I’ve been debating for a while whether I wanted to write this post, as the subject matter deviates greatly from the technical and professional writing I normally offer here. I decided to do so because my recent dive into fitness is intertwined with my professional life and affects how I approach my day, so I think it has bearing on my life as a 21st-century tech worker firmly planted in middle age.
I need to thank everyone who follows me on social media for putting up with my various “war on cubicle body” posts. You have been part of my publicly crowd-sourcing accountability for my fitness-related goals. I’ll dig into that more deeply later on.
I have been somewhat surprised, on social media and in person, to the reception “the war” has received. I expected the reception to be positive, which it has been, due to the supportive nature of the people in my extended circle. I was more surprised by the number of people who have told me it has motivated them to kick-start their own journey. I am truly humbled by that. Finally, I’ve also gotten a good dose of the expected “I don’t know how you do it” and “Where do you find the time?” comments. Because this begins to get at the conundrum faced by many tech and information workers in today’s society, I decided this post may be relevant. Settle in, there’s no TL;DR nor will I split it into parts.
For starters, I won’t be discussing in detail any specific exercises that I do. It’s really the least important part of what I’ve needed to do and it’s also going to be different for everyone. So this is really going to be about one man’s effort to change his mindset to incorporate fitness into his daily routine.
First, let me address “cubicle body.” Since February of 2017, I have worked remotely full-time for Spatial Networks, which is headquartered in St. Petersburg, Florida. I do not work in a cubicle. I have a nice home office in a rural part of Maryland with a view of trees out my back window. Prior to that, however, I spent 24 years as a federal contractor and consultant. The last 15 years were a rewarding experience with a small company, where I was a partner, implementing geospatial systems for various customers, including the US Navy.
I worked full-time on a Navy base, sitting in a cubicle, for several years. It was a very sedentary existence and, in my mid-40s, it was taking a physical toll. When I made the jump to Spatial Networks, the first thing I did was join a local gym. Within 24 hours, I had heard from one of their trainers. I puttered about the gym for a few visits and then scheduled an appointment with the trainer after I was done with some work-related travel.
To put it bluntly, I was not a great customer. I pretty much only went to the gym on training days and did nothing at home in between. I joined some group sessions through the summer with pretty much the same pattern. The summer finished up with two consecutive weeks of travel. The first was a family vacation and the second was Boston for FOSS4G. At the end of those two weeks, I felt like hell and had lost whatever minimal progress I had made to that point. It was at this point that the phrase “cubicle body” first occurred to me. I may not have worked in a cubicle anymore but, as far as my body was concerned, I still did.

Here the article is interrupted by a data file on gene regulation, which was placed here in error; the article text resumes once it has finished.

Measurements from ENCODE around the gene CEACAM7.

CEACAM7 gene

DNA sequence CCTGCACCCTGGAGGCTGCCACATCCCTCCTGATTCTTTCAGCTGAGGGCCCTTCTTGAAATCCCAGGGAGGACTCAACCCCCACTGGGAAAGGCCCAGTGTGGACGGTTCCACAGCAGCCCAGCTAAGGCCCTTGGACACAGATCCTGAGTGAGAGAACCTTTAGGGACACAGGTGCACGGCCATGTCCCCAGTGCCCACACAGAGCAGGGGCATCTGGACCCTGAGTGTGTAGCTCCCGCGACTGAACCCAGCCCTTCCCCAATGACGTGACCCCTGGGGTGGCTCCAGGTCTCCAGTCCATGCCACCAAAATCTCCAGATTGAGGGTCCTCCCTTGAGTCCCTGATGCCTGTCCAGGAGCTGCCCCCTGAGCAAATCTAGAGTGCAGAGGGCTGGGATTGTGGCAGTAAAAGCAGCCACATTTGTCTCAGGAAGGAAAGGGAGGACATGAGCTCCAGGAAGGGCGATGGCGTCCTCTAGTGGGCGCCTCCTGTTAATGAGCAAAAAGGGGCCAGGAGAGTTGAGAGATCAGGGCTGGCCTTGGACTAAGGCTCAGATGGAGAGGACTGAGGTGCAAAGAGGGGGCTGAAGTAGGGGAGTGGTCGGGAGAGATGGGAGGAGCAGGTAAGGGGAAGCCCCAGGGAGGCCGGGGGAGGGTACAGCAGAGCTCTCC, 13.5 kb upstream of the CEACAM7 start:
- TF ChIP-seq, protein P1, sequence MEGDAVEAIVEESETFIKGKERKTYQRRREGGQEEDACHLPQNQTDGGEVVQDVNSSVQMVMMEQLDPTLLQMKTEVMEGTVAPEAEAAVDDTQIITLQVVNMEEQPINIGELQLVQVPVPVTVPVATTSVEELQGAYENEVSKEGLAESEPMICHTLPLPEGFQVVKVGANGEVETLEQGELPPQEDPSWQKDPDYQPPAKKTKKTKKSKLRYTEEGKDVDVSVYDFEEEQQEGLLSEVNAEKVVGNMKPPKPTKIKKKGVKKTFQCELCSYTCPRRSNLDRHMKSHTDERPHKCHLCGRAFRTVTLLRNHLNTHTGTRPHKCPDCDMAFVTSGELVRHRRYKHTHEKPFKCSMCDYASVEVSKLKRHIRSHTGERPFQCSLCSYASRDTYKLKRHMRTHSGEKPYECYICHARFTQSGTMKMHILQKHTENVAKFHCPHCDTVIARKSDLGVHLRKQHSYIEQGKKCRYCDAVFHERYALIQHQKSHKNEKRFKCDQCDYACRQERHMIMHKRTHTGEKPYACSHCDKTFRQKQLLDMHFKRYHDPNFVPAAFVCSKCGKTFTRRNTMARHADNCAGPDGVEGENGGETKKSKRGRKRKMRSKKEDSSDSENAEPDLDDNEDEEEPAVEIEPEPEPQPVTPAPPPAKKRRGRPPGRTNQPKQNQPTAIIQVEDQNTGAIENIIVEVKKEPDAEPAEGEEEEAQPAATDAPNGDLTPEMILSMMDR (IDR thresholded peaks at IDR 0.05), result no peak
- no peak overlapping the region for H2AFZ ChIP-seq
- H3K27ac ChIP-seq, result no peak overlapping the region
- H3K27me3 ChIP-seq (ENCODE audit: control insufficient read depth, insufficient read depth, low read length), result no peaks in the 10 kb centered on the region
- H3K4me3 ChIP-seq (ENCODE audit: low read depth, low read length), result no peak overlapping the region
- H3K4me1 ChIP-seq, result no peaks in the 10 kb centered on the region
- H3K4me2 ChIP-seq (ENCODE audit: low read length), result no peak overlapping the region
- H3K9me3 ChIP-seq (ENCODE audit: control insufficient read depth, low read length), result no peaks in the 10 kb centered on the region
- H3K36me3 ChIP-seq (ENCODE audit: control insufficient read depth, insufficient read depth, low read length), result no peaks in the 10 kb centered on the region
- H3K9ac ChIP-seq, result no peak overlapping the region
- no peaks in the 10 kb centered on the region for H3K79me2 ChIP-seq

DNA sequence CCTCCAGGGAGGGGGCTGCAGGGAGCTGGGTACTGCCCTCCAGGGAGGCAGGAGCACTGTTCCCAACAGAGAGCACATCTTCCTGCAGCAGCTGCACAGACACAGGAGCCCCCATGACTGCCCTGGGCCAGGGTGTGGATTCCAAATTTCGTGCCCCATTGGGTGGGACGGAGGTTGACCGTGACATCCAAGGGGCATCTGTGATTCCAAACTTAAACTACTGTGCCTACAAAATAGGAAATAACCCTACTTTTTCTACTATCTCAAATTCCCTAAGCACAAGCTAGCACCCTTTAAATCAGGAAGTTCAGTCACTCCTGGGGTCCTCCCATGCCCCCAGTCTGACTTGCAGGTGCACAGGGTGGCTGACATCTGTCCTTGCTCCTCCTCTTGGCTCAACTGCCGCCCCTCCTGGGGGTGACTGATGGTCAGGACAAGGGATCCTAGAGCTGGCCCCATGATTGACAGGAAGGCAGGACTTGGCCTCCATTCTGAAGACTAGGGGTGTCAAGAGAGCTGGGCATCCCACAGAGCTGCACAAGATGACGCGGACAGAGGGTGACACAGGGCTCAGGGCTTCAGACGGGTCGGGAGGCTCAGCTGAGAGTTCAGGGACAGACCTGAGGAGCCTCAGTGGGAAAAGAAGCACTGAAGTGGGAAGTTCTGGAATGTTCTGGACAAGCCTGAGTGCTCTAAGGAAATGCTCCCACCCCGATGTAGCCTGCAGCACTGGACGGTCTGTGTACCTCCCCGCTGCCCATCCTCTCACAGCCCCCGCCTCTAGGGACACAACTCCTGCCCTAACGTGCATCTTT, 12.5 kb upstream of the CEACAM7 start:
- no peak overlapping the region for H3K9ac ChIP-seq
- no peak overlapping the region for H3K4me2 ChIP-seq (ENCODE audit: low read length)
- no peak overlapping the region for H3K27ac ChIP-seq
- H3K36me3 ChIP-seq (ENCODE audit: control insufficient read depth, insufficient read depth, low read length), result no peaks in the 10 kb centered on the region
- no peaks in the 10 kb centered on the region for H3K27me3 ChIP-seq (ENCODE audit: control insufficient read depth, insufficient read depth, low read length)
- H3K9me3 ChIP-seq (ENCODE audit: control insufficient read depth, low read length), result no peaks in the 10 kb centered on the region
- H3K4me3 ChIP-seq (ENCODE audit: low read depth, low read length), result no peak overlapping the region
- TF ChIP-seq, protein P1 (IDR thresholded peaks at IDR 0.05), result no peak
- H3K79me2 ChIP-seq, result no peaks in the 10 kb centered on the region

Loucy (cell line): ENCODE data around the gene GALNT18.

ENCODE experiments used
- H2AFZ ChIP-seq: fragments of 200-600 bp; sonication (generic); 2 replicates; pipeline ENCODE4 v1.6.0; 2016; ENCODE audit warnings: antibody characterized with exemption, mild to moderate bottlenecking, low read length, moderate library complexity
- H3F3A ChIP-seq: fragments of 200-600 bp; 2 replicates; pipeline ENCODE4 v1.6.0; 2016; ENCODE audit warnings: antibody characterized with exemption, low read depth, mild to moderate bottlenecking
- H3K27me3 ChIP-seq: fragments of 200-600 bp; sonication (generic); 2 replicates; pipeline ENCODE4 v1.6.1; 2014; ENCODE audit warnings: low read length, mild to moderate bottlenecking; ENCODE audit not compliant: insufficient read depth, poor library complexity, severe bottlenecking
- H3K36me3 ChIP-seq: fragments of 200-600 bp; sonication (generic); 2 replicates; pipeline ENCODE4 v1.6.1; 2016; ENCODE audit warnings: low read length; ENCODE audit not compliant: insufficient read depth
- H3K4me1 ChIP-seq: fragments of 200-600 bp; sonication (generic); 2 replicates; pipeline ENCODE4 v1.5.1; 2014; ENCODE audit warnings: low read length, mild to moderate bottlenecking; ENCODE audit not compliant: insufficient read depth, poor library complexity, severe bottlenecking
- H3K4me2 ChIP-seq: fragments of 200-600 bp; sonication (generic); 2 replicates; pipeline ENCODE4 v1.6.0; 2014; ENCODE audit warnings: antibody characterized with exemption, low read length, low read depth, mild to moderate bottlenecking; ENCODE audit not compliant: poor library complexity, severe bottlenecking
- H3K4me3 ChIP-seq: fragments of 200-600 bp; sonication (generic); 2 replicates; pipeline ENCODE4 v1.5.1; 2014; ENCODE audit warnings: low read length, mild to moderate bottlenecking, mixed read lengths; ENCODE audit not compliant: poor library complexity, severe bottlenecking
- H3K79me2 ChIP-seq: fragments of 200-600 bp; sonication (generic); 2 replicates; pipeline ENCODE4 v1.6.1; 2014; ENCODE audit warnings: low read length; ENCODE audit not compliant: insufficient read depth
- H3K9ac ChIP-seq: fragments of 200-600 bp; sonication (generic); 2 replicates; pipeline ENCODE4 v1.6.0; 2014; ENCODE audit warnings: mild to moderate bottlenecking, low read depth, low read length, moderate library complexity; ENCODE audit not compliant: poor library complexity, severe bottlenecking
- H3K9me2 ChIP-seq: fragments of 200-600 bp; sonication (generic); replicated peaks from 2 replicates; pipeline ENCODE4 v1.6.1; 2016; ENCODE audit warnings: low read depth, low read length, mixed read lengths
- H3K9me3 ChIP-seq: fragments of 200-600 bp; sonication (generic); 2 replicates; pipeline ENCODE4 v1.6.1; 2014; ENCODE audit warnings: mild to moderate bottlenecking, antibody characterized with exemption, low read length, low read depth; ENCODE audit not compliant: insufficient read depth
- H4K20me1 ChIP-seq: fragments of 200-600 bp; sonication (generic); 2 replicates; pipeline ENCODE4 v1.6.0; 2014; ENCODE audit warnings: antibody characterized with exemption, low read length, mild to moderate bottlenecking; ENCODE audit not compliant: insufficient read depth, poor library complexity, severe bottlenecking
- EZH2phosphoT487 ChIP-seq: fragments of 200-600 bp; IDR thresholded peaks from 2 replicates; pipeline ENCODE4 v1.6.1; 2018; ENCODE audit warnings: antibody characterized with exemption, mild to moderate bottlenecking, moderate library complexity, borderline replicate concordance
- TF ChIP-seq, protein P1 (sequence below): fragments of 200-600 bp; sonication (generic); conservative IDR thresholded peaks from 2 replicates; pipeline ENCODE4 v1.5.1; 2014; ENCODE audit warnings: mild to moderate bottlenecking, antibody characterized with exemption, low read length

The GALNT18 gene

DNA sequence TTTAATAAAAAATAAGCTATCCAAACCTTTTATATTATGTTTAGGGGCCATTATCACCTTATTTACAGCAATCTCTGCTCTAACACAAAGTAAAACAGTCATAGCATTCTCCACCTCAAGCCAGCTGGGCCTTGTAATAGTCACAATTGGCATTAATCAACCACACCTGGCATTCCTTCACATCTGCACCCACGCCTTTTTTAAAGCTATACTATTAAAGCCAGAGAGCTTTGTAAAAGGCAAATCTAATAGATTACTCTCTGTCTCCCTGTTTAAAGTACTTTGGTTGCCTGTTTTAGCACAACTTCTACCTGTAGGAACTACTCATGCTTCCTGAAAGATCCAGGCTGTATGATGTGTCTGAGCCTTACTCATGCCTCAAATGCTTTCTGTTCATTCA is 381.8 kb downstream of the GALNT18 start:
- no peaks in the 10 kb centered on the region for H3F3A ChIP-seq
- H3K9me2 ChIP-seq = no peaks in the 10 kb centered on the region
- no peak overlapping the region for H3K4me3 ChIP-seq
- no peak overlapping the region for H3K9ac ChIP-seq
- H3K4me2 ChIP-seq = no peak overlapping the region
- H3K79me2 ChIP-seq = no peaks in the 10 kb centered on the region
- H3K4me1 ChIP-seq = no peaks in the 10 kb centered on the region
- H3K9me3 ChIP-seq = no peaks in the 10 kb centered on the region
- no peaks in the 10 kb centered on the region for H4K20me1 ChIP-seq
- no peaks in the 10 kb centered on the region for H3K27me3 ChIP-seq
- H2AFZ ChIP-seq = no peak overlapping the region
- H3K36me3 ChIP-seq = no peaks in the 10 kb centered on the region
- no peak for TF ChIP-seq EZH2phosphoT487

I’m not sure if my trainer was surprised to hear from me when I got back, but I told her I wanted to get serious. “Getting serious” meant doing a hell of a lot of mental work, so I began reaching back. Way back.
I have struggled with “my weight” for most of my adult life. As a result, I’ve done everything at least once. I was a gym rat for a time in my early 20s. Later, I did keto back when it was called “Atkins.” I also did Weight Watchers for a time. All of these things worked temporarily, but I always failed at maintenance. It was time to figure out why.
As I mentioned before, I spent most of my career as a consultant. What that looks like in real life is that you are brought in for your expertise and you are given a specific task with a specific deadline. You deliver….and then you’re done. It also means you almost never have ownership of a project and that affects your approach to leadership, negotiation, and time management. It almost always means your time is never really your own and you have to make sure you don’t waste anyone else’s time. As a consultant, you are always the outsider, so the pressure to add value is always there.
After 24 years, the operational tempo of consulting was baked into my mindset. I was great at driving toward a goal but had almost no experience in steady-state operations and maintenance. Sound familiar?
When I gave myself a goal of losing 30 pounds, I could drive mercilessly to it. I’ve lost 30 – 40 pounds several times in my life. But once the goal was achieved, I very consistently lost my way. I didn’t know how to maintain.
There was also a bit of self-honesty to really kick-start my fitness goals. I had become really good at telling myself I didn’t have time for fitness. Why not walk at lunch? They had roads closed for gun testing. Why not go to the gym in the morning? Getting up at 4:00 am every day was exhausting by the end of the week. In the evening? Too many activities with the kids. Bottom line: I had plenty of excuses, but I only had one real reason. That reason was that I kept making up excuses.
So here I was in September of 2017, going to meet my trainer, and basically starting from scratch. I needed a plan. I can do plans. I’m a consultant. I’ve done plans for my whole career. And then it dawned on me.